The Health Series: #6 Needles are not the point.

I’m excited to share this month’s essay on acupuncture with you. Introduced by teacher of personal development programs, practitioner of Traditional Chinese Medicine, and a treasured friend, Jane Olynyk.

Introduction

I was fortunate to learn about energy, acupuncture and healing from the two incredible men who wrote this article. Jock McKeen, a physician and acupuncturist, and Bennett Wong, a psychiatrist, pioneered the relationship between body, mind and spirit incorporating both eastern and western forms of thought into their unique approach to healing.

They proposed that the relationship with ourselves and each other are the foundation of healing, whatever methodology used.

Their work continues on at The Haven Institute on Gabriola Island, of which I have the honor of teaching at.

Jane Olynyk, DTCM, Registered Acupuncturist

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Needles are not the point

A Proposal for a Dialogical Understanding of Acupuncture Therapy, presented at the 6th International Congress of Chinese Medicine, San Francisco, April 28 , 1997.

Most acupuncture theory is mechanistic, proposing that release of energy comes through insertion and manipulation of needles. Yet, the efficacy of treatment varies with different clients, and with different practitioners. Why is this? There is no widely accepted explanation for these variations. Usually, emphasis on practitioner training has been on better point location or more or less stimulation.

We propose that the client – not the practitioner or the needle – does the healing. This occurs when the client becomes open and vulnerable, responsive in energy to the self and the environment. When a person is open, the energy fixations that underlie disease states can release.

The personality is an expression of habituated conformations of the pattern of the energy body. Personal attitudes and habits can rigidify into chronic muscular and connective tissue tension – producing “blockages” in the energy, which manifest as illness. Illness is an expression of frozen energy, occurring when the energy body closes, or rigidifies. To heal, the person needs to thaw. The factors in the personality that encourage blockage are field dependency and roles and obligations, where the person is satisfying demands external to the self. A person opens up in intimate dialogue with self and others. Thus, the challenge is to help the client to establish intimate relationships with the self, and with others.

The release that permits the thaw can come through a variety of approaches. Acupuncture and moxibustion help to relieve blocks that permit freeing of the energy. In psychotherapy, clients can release pent-up psychological distress, with accompanying energy expression. Reichian breathing work involves unblocking of the energy fixations, with expression of feeling and relief from chronic tension. This can facilitate the opening of the energy body to encourage healing. We have found that deep breathing is very important to achieve maximum benefit from an acupuncture treatment.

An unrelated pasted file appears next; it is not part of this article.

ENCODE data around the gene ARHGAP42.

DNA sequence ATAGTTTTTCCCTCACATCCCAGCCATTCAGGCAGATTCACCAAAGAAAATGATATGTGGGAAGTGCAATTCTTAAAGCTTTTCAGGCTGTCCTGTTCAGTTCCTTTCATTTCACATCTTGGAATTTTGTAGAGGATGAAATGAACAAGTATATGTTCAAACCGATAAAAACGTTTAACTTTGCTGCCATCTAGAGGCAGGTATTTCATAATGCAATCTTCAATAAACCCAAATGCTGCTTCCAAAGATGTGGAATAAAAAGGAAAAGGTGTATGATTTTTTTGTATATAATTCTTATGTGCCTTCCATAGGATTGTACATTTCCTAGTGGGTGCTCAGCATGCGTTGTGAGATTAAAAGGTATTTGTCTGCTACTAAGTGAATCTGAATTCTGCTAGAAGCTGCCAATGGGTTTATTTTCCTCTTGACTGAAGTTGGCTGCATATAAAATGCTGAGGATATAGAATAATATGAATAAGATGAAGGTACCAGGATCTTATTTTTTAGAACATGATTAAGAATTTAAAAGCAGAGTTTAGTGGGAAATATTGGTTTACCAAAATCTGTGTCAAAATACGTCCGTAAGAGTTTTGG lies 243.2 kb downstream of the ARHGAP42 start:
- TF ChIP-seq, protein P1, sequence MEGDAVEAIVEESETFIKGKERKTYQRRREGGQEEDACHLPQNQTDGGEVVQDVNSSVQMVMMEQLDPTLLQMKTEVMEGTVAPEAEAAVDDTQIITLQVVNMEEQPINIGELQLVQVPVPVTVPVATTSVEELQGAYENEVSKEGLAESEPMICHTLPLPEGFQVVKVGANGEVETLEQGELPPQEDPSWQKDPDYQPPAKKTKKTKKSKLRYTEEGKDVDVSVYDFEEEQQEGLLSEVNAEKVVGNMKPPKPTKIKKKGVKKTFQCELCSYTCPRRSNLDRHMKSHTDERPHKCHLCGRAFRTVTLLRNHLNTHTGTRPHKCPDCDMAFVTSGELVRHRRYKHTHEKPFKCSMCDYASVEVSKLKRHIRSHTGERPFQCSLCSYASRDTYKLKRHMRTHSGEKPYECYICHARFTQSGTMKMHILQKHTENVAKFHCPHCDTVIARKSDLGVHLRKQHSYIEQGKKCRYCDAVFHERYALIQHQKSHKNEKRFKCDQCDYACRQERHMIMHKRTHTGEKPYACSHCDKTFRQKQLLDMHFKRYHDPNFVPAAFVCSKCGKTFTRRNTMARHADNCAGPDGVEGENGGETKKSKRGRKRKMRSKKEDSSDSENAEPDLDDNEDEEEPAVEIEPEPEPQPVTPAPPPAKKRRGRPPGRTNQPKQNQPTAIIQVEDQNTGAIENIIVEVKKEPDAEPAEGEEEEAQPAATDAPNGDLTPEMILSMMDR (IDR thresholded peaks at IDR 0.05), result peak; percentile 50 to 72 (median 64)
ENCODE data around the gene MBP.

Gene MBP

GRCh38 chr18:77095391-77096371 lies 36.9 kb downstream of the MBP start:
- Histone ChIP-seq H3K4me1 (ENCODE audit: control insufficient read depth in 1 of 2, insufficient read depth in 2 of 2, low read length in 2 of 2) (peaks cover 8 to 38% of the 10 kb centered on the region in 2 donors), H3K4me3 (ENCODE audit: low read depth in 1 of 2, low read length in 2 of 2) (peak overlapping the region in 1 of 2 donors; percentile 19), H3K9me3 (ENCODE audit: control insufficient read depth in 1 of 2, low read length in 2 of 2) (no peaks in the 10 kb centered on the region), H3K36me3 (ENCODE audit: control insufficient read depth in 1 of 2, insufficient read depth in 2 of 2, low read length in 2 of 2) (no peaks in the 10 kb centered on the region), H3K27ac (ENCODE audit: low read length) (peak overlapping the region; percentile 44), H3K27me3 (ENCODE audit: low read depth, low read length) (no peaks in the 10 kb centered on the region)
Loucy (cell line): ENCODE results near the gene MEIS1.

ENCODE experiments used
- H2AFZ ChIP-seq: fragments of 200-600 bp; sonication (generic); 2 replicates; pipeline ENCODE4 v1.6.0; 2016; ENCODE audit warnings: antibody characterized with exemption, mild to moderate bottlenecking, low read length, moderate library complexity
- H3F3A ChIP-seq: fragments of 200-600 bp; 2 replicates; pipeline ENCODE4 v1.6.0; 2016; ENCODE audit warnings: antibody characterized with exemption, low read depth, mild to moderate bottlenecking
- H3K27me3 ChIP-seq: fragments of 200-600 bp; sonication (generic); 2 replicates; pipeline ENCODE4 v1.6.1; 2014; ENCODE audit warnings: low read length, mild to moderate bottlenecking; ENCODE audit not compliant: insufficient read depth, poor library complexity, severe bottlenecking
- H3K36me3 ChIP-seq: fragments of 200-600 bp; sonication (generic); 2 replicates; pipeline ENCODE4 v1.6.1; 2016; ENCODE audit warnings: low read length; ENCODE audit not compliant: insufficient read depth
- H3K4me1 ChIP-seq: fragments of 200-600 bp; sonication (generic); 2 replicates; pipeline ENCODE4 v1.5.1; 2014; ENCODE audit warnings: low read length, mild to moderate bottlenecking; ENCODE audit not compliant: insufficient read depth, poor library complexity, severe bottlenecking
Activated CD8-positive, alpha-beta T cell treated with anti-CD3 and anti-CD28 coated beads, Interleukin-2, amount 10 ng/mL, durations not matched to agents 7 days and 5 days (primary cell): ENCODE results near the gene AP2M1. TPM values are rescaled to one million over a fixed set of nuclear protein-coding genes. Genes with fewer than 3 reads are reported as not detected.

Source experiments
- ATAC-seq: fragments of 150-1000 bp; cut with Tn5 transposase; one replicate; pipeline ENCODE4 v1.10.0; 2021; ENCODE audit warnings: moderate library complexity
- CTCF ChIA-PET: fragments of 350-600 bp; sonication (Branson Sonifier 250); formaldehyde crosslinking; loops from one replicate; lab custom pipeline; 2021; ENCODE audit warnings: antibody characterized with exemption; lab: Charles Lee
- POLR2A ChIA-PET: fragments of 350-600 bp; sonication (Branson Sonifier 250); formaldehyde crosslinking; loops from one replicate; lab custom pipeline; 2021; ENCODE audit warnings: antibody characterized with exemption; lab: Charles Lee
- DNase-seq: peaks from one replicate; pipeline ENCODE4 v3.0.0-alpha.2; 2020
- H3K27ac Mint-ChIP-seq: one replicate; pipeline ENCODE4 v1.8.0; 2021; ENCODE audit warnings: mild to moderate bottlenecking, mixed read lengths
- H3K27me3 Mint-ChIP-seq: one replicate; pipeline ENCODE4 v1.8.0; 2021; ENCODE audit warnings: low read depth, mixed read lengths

Healing occurs in release of tension, with a reduction in fixation of energy. In a dynamic concept of energy, it is not the operation of the needle, but rather the life style of the client that facilitates healing. The relationship between client and practitioner is central to the healing process. The technique of the needle, or the application of electricity are not what make the release – it is the client himself or herself, in the relationship.

Any operation at the points functions as a suggestion to which the client can respond. Indeed, in the proper dynamic, one could sing to the points and help to facilitate release. The factors that the client offers in opening up the blocked energy are breathing, confidence in the relationship, and becoming personally responsible for self and life style.

In our work, we have moved to an educational model, where people can learn to discover themselves through open communication in a group setting. In this environment, acupuncture, breathing and other natural approaches are adjuncts to the life style change that underlies health. Holding back from other people through “walls” and roles is an expression of energy blockage, which can ultimately express itself in illnesses. Abandoning oneself to others, as occurs in compliant, dependent relationships (“fusion”) results in confusion within the self which is often solved by control and defensive mechanisms that further freeze energy. Self-defining boundaries are necessary in maintaining full and healthy energy patterns.

Much of our work involves facilitating communication, and developing skills for releasing the self through open, direct expression. All of our work is done in group setting now; the facilitation of communication is most thorough in this milieu.

Sometimes there is an initial catharsis in the group process; the more substantial work for the individual involves adopting a life style of open and honest communication. The healing comes when people learn to resonate with themselves and each other.

People can learn to heal themselves by learning to release blocked energy through breath and clear interpersonal communication. Their ongoing dialogue with family and friends can establish a pattern of openness that facilitates high level wellness. In the process, people learn to have compassion for themselves in their deepening relatedness to life.

Jock McKeen and Bennet Wong,
March, 2017
The Haven · www.haven.ca · info@haven.ca · Toll free 1-800-222-9211

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